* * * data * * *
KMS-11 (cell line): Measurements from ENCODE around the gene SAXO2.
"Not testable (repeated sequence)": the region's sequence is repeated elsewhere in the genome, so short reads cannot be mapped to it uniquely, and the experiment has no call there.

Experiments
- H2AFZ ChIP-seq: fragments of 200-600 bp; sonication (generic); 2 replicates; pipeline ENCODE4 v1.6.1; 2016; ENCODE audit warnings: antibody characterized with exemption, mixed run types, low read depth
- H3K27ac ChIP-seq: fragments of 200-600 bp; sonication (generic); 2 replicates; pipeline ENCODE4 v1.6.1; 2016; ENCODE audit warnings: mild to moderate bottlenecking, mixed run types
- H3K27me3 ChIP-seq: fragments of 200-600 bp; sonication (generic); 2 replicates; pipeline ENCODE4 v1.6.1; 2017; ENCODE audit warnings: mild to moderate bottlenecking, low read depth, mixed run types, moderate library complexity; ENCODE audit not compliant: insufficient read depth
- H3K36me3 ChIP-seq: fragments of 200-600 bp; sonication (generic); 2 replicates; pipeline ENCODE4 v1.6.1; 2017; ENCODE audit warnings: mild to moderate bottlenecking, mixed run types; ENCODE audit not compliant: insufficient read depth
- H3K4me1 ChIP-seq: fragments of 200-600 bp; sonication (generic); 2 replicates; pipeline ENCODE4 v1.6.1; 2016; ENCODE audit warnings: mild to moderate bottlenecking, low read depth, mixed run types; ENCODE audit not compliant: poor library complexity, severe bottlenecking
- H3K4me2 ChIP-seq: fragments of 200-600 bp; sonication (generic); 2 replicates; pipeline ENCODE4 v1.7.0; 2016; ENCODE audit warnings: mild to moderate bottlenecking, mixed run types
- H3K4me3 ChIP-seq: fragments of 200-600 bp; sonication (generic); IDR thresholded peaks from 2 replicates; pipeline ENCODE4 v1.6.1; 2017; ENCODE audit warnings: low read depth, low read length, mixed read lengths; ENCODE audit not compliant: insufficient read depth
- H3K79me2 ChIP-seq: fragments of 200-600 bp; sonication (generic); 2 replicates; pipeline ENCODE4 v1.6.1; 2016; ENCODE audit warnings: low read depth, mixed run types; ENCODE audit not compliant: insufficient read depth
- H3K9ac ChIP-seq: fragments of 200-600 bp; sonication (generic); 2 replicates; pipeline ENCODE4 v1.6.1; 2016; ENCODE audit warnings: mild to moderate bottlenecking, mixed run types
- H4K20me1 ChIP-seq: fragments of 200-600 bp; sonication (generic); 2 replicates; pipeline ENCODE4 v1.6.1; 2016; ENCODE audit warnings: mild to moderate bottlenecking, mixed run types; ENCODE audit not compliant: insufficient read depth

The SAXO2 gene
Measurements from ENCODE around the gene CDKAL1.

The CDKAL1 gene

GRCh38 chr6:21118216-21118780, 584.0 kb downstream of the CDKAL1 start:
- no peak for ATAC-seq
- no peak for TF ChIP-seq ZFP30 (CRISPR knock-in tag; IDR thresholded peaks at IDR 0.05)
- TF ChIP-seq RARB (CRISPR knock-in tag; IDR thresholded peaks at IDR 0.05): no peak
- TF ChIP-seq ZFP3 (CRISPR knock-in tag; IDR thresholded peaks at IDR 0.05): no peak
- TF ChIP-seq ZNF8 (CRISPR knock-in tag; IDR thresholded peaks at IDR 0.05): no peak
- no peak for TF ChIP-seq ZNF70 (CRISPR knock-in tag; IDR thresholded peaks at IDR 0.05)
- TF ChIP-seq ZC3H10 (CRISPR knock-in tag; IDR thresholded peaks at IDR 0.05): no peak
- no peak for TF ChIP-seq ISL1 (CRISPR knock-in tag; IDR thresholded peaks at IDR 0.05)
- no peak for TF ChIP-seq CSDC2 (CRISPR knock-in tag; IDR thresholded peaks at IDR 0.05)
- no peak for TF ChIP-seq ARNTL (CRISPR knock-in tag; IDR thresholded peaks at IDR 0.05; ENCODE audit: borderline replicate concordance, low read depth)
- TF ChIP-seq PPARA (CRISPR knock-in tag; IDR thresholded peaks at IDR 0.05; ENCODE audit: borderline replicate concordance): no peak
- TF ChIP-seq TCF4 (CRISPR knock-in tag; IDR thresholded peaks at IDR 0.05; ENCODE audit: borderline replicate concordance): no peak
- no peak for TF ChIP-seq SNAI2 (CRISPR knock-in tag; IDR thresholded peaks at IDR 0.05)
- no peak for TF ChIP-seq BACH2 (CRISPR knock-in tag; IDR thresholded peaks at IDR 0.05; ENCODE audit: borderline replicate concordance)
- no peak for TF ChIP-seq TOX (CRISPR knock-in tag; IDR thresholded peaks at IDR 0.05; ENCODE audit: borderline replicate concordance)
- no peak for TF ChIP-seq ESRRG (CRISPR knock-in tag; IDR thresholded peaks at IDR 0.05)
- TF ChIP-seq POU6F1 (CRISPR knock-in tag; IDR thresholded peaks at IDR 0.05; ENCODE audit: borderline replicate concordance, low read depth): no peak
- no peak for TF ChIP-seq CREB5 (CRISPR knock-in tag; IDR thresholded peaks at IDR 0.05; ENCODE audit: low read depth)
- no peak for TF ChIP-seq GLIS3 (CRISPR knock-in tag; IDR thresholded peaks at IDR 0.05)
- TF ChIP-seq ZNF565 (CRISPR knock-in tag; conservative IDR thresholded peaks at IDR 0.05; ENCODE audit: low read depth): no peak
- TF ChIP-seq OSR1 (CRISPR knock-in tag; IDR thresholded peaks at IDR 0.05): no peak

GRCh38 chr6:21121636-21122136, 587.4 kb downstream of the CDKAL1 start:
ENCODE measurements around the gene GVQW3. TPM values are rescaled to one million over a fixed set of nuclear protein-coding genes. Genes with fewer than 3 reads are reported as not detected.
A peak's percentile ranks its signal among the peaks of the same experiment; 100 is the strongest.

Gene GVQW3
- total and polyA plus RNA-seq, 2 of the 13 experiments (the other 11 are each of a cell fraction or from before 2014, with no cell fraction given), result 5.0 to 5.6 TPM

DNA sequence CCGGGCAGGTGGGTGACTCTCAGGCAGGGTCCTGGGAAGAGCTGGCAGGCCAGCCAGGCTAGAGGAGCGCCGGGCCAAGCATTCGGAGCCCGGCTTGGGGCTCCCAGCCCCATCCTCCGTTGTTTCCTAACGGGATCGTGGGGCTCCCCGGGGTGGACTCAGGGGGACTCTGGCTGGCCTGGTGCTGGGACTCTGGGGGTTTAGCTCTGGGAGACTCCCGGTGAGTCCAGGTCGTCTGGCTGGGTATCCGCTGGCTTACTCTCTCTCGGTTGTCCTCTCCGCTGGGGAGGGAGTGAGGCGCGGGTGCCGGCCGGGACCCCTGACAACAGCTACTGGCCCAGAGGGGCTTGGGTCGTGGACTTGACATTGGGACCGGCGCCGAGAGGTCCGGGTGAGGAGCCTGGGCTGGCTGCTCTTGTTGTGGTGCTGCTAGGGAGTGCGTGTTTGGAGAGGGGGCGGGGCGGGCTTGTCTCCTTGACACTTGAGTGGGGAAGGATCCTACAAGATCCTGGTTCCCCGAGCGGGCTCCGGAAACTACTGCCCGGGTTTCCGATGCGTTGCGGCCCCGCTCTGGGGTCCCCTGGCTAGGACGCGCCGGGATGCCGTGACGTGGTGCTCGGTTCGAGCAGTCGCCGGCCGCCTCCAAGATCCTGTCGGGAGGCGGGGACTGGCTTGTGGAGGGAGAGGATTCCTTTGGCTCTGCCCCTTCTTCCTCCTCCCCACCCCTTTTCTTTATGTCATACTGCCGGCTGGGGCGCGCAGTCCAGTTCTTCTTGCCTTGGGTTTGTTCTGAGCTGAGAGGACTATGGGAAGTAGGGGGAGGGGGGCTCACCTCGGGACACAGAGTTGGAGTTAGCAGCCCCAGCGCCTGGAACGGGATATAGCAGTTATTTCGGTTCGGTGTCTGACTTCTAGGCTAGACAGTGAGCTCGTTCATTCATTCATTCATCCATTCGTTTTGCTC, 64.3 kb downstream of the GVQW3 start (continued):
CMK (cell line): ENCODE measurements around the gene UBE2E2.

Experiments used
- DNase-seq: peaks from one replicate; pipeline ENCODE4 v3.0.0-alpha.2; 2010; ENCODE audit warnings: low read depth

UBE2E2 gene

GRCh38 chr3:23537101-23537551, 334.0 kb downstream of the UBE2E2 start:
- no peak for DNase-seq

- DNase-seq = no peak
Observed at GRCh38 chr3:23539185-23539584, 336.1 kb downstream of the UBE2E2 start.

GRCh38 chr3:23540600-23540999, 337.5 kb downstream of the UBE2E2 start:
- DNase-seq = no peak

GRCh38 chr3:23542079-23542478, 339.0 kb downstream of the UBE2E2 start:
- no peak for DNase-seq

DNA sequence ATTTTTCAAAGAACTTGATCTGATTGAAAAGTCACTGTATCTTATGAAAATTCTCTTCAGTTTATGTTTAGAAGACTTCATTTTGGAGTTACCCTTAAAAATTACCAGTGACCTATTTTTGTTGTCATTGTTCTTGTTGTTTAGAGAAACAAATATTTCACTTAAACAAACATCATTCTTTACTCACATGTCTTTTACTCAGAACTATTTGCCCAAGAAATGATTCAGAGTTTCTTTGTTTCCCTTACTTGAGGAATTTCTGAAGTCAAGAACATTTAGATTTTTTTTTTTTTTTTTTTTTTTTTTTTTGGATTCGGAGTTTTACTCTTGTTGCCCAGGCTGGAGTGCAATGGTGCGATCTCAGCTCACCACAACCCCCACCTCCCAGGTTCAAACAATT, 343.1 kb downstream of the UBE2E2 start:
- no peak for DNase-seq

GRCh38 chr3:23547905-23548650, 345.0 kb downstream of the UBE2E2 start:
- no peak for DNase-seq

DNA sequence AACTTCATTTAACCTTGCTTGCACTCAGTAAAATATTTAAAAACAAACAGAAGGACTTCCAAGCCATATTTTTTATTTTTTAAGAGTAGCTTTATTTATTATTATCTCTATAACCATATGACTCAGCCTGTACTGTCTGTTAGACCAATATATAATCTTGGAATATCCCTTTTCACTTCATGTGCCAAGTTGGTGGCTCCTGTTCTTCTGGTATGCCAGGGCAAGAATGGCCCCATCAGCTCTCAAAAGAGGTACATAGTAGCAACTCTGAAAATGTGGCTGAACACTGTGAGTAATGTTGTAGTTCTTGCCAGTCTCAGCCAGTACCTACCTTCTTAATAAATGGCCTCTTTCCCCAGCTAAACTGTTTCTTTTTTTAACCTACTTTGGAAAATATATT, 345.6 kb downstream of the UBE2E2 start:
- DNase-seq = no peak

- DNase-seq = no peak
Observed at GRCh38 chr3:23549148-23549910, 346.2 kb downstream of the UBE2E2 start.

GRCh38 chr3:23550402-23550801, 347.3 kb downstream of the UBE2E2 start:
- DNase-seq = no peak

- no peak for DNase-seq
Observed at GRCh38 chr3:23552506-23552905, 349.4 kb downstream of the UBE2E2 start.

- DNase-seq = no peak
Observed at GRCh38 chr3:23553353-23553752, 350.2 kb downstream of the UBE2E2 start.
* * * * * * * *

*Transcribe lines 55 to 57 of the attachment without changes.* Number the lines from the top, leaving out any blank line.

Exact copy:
GRCh38 chr3:23542079-23542478, 339.0 kb downstream of the UBE2E2 start:
- no peak for DNase-seq

DNA sequence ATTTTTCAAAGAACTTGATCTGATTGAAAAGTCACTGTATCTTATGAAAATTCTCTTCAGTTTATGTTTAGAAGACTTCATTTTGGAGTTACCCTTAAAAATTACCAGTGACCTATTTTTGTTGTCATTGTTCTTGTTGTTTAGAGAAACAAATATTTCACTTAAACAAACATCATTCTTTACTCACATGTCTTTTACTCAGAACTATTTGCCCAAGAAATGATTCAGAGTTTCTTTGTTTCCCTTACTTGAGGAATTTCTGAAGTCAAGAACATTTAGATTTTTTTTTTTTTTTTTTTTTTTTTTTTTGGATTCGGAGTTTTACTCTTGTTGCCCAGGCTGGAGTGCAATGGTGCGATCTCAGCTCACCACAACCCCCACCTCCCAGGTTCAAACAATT, 343.1 kb downstream of the UBE2E2 start: